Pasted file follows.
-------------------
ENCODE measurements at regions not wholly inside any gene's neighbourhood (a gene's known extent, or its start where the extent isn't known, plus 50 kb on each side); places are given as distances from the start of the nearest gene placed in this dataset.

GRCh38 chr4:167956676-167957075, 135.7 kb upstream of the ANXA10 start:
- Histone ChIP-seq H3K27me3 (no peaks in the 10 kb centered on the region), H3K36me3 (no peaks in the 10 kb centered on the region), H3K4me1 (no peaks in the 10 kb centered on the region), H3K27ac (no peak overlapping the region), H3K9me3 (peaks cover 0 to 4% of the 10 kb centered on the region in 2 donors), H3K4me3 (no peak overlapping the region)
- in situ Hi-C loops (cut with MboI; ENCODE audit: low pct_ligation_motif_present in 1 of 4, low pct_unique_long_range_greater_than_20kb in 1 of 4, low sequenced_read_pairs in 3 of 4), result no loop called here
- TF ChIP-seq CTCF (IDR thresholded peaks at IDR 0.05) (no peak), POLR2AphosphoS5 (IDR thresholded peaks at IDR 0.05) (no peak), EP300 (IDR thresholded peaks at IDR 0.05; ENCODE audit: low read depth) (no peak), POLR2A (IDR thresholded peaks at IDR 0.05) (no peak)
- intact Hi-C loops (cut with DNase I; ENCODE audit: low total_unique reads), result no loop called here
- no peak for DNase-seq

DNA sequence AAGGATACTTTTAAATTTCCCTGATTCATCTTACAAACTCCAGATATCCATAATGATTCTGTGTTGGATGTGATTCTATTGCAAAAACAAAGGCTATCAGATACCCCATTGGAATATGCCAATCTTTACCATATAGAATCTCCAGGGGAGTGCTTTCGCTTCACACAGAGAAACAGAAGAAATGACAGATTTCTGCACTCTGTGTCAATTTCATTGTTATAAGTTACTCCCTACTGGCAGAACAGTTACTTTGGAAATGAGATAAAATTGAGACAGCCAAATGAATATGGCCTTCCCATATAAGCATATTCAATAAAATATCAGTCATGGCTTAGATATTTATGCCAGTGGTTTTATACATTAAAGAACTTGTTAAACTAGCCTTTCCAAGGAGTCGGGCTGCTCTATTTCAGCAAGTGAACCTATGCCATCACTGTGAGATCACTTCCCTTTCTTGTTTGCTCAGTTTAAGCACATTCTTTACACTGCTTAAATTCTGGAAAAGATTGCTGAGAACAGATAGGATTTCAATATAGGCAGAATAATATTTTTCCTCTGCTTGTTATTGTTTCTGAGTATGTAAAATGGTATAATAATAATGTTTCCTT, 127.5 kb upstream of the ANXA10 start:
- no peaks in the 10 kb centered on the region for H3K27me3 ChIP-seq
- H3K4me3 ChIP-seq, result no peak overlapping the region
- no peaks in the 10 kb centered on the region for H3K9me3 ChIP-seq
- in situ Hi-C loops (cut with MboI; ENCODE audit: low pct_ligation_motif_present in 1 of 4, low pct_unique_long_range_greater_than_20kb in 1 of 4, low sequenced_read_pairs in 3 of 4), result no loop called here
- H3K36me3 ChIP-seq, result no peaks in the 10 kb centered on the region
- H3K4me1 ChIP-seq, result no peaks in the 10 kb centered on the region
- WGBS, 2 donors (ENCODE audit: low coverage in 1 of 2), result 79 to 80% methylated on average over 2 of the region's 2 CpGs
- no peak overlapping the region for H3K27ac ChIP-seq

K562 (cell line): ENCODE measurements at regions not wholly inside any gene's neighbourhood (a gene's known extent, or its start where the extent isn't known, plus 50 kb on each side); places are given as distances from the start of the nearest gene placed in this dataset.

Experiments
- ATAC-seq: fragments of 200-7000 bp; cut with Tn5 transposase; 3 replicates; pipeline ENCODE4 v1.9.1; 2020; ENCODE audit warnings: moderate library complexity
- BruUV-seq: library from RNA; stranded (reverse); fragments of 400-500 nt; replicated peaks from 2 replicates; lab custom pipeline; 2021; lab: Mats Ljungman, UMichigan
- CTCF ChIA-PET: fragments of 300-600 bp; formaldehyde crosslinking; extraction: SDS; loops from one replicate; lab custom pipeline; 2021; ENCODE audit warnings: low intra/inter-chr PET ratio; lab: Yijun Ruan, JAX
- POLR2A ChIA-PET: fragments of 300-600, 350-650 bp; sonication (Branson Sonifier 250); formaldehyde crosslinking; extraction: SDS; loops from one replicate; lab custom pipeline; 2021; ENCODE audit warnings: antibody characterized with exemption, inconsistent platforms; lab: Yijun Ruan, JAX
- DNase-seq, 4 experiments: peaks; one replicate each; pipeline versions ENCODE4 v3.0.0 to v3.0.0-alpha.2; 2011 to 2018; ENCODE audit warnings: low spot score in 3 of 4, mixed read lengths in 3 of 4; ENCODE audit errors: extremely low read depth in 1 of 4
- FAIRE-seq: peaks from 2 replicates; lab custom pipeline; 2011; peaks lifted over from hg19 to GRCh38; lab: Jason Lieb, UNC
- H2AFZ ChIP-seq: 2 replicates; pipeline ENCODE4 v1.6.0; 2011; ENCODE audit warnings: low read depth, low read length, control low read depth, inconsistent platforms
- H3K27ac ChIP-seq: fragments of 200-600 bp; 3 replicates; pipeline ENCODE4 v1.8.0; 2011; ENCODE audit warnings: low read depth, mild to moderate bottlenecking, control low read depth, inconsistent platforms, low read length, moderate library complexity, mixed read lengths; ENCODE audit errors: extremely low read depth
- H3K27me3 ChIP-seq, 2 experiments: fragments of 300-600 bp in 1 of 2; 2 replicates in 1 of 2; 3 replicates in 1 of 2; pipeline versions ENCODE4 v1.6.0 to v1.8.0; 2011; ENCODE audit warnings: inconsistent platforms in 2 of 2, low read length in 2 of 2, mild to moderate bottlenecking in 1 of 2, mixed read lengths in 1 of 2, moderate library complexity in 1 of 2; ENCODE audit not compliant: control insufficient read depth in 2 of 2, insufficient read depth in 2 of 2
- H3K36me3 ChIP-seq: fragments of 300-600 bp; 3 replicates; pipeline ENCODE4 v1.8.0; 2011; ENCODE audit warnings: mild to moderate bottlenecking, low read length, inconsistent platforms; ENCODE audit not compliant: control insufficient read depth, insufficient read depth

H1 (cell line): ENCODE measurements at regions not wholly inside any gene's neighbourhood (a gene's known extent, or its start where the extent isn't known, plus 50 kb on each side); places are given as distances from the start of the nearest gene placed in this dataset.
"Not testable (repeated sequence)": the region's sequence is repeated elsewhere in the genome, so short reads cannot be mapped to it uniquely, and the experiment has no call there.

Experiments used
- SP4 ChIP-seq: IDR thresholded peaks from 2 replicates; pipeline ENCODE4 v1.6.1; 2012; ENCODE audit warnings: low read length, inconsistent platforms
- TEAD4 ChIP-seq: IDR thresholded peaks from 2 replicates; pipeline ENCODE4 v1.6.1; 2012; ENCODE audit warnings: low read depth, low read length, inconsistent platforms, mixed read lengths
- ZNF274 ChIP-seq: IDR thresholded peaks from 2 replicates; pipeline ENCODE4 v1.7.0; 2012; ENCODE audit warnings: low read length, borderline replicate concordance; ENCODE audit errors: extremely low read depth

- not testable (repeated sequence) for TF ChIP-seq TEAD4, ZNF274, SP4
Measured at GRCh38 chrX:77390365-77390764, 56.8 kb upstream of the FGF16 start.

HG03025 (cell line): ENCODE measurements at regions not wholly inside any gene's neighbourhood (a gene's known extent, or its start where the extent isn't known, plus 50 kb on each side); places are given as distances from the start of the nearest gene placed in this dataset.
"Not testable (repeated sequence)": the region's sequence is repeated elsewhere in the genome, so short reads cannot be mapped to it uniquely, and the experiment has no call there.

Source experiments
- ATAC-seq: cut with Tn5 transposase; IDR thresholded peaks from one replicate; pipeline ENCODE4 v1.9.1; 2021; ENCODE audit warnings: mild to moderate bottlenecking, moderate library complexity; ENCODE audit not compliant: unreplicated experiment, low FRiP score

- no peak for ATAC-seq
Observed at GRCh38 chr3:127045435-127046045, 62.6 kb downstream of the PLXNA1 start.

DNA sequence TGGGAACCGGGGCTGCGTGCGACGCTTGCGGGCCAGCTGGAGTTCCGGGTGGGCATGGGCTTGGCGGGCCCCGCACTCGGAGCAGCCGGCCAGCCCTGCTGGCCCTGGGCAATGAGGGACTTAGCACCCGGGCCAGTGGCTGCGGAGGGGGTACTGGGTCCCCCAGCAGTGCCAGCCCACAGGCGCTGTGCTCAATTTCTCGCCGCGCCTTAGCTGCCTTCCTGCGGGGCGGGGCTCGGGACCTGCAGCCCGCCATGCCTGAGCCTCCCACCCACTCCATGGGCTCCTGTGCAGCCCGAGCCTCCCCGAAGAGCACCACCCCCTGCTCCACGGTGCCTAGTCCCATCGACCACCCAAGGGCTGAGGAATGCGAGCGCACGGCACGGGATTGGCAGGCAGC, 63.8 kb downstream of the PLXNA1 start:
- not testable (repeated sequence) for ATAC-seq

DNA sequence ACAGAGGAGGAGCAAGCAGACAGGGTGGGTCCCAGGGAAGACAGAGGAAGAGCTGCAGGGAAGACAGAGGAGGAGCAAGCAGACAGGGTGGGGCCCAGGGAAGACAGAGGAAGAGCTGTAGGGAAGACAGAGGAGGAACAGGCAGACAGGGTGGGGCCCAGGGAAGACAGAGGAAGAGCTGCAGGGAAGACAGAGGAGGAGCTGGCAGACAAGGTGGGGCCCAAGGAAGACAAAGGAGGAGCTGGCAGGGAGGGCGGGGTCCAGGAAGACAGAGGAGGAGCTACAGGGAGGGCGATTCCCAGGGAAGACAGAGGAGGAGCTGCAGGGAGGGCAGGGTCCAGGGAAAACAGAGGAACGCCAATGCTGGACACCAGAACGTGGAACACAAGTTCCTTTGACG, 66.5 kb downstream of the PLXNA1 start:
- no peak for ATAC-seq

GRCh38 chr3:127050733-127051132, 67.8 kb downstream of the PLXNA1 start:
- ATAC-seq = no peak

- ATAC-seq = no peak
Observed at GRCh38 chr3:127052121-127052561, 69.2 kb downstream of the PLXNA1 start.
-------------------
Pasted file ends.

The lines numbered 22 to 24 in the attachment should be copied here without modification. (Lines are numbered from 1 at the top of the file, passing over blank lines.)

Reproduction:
- POLR2A ChIA-PET: fragments of 300-600, 350-650 bp; sonication (Branson Sonifier 250); formaldehyde crosslinking; extraction: SDS; loops from one replicate; lab custom pipeline; 2021; ENCODE audit warnings: antibody characterized with exemption, inconsistent platforms; lab: Yijun Ruan, JAX
- DNase-seq, 4 experiments: peaks; one replicate each; pipeline versions ENCODE4 v3.0.0 to v3.0.0-alpha.2; 2011 to 2018; ENCODE audit warnings: low spot score in 3 of 4, mixed read lengths in 3 of 4; ENCODE audit errors: extremely low read depth in 1 of 4
- FAIRE-seq: peaks from 2 replicates; lab custom pipeline; 2011; peaks lifted over from hg19 to GRCh38; lab: Jason Lieb, UNC